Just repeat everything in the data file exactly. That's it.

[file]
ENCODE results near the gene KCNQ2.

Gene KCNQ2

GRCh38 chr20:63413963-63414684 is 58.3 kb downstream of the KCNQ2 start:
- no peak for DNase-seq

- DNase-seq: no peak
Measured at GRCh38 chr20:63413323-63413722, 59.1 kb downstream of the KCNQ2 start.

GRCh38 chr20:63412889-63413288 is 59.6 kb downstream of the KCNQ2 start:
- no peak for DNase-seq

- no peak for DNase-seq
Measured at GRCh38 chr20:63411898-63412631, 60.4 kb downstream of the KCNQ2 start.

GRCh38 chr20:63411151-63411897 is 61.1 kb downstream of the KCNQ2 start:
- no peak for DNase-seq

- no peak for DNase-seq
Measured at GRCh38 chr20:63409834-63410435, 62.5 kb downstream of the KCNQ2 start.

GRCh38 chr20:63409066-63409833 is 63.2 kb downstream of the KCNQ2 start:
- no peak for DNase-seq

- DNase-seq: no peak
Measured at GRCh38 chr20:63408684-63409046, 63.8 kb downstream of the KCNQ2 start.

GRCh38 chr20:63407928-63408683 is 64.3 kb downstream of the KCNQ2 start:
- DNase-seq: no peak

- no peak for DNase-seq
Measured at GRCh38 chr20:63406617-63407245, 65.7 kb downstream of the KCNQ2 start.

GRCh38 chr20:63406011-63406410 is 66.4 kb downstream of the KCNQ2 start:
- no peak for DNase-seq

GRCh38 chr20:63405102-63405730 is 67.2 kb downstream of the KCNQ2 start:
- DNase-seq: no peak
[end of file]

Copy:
ENCODE results near the gene KCNQ2.

Gene KCNQ2

GRCh38 chr20:63413963-63414684 is 58.3 kb downstream of the KCNQ2 start:
- no peak for DNase-seq

- DNase-seq: no peak
Measured at GRCh38 chr20:63413323-63413722, 59.1 kb downstream of the KCNQ2 start.

GRCh38 chr20:63412889-63413288 is 59.6 kb downstream of the KCNQ2 start:
- no peak for DNase-seq

- no peak for DNase-seq
Measured at GRCh38 chr20:63411898-63412631, 60.4 kb downstream of the KCNQ2 start.

GRCh38 chr20:63411151-63411897 is 61.1 kb downstream of the KCNQ2 start:
- no peak for DNase-seq

- no peak for DNase-seq
Measured at GRCh38 chr20:63409834-63410435, 62.5 kb downstream of the KCNQ2 start.

GRCh38 chr20:63409066-63409833 is 63.2 kb downstream of the KCNQ2 start:
- no peak for DNase-seq

- DNase-seq: no peak
Measured at GRCh38 chr20:63408684-63409046, 63.8 kb downstream of the KCNQ2 start.

GRCh38 chr20:63407928-63408683 is 64.3 kb downstream of the KCNQ2 start:
- DNase-seq: no peak

- no peak for DNase-seq
Measured at GRCh38 chr20:63406617-63407245, 65.7 kb downstream of the KCNQ2 start.

GRCh38 chr20:63406011-63406410 is 66.4 kb downstream of the KCNQ2 start:
- no peak for DNase-seq

GRCh38 chr20:63405102-63405730 is 67.2 kb downstream of the KCNQ2 start:
- DNase-seq: no peak